A HOME away from HOME


I initially joined this study abroad because my ancestry DNA results revealed that a large percentage of my DNA came from the Ugandan and Rwandan regions. Little did I know; I would learn that Uganda is one of the most beautiful places in the world. The green hills, lakes, wildlife and abundant growth of fruits and vegetables would make anyone want to stay long-term. This, paired with the smiling faces, welcoming spirits, kindness, and the genuine love of the Ugandan people made me feel at home from the moment I stepped off the plane.

The sad reality here in Uganda, is that while there are smiling faces and beautiful scenery, there’s a shortage of essentials. The average Ugandan makes less than a dollar a day. There are areas all around Uganda that are poverty stricken, underdeveloped, overcrowded and filthy. These areas are normally filled with underprivileged citizens of Uganda. They live there without clean running water, food, medicine, clothing, and hygiene products. In fact, most of their water is obtained from communal water taps, which are often unreliable. Some families struggle to even afford this water.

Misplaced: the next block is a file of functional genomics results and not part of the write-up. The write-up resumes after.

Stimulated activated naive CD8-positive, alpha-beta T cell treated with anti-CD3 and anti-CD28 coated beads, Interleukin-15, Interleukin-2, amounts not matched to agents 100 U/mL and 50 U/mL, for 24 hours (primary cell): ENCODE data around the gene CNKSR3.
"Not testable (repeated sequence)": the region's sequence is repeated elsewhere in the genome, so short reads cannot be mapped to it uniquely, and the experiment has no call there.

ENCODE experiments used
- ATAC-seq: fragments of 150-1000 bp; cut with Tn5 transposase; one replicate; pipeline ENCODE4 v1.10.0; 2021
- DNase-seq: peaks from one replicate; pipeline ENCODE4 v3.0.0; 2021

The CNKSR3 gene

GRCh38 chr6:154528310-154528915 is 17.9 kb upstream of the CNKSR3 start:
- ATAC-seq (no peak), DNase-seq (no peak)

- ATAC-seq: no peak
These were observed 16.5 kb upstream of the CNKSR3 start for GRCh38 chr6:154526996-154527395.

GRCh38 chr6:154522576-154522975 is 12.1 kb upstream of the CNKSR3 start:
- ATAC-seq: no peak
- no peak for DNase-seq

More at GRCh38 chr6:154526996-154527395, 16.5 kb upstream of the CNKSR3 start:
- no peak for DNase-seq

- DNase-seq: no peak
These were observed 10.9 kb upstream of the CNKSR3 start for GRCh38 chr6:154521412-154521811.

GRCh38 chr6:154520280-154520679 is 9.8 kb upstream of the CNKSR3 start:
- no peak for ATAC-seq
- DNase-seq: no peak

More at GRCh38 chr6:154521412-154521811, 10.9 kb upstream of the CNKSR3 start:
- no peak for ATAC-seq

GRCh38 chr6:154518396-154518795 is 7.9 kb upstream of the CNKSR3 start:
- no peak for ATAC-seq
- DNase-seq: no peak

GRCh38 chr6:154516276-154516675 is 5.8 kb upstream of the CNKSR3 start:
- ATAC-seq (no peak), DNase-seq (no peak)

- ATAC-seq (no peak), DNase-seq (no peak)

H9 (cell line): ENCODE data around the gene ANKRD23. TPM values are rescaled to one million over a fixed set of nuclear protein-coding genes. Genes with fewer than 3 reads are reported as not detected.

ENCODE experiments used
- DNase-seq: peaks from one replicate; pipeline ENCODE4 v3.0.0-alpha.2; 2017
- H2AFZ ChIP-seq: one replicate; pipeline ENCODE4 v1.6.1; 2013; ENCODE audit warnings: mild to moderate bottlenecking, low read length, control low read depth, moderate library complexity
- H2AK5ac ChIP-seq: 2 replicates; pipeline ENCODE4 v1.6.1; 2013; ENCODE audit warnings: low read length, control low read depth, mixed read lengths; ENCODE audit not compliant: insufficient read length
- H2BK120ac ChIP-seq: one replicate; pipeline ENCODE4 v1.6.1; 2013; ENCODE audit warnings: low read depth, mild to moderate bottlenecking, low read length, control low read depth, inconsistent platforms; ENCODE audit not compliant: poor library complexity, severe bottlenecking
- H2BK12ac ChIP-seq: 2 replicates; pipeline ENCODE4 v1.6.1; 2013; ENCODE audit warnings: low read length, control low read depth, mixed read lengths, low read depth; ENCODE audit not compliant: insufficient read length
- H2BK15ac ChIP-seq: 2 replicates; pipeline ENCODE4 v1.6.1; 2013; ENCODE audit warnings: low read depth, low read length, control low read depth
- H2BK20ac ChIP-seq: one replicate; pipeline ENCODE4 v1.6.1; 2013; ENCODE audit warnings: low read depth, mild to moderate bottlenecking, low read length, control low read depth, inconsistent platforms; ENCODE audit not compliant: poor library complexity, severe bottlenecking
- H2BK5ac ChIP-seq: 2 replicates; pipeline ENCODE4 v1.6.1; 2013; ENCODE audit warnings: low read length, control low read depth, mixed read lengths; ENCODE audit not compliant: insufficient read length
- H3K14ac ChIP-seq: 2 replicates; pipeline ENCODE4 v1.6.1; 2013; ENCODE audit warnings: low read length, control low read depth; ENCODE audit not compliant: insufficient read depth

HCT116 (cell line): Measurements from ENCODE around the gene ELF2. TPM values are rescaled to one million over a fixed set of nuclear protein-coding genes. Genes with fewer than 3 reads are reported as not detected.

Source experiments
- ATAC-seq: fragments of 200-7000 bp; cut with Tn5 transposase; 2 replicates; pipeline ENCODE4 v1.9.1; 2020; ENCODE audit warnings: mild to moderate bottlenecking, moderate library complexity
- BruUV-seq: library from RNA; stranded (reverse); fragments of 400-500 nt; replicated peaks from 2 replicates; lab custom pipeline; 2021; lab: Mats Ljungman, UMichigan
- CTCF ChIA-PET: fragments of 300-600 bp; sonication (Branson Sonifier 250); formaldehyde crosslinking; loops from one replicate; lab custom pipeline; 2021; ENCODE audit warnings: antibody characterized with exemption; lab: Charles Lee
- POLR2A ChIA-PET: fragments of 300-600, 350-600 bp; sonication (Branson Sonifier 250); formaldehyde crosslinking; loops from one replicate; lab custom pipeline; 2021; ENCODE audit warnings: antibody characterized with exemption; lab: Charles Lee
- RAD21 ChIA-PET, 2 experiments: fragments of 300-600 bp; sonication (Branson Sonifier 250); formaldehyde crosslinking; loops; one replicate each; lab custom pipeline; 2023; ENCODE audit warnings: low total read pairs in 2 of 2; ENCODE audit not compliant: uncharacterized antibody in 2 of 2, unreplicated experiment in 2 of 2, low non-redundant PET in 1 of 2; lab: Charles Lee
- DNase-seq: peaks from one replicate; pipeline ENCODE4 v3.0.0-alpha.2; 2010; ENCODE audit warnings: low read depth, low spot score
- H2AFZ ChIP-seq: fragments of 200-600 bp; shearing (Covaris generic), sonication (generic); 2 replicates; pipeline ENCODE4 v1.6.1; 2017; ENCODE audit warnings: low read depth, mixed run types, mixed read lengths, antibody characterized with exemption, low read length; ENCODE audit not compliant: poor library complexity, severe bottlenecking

Kids gathering water at a communal tap for their families.

My visits to Jinja and Kampala are where I walked the dirt roads into the slums, saw mothers with their hungry children and felt the most sorrow.

A young boy taking an afternoon nap on the streets.

As a mother, seeing the children without the things that my children and I often take for granted was very hard to watch. I felt like I could and should help, so I gave the snacks that I had from the plane. Then I started to box my meals from lunch or dinner and gave them to kids that I saw on the streets. It all sounded good in theory, but the hard reality was that there was never enough to give to everyone who was in need.

  Sisters playing and singing as we walk through the slums.

Although I can’t end the poverty, I’ve decided that I can contribute to the Ugandan people by donating school supplies and clothing that will help the children get the education needed to someday overcome these conditions.

Girls out selling fruit instead of attending school.

What better way to learn more about myself and experience my roots? Now, instead of coming as a tourist, I will be returning with my family to share my home away from home with them. I’ll also be able to share the joy of giving back in honor of my DNA and to support the people that share the little they have so freely, smile endlessly, and more than anything, love unconditionally.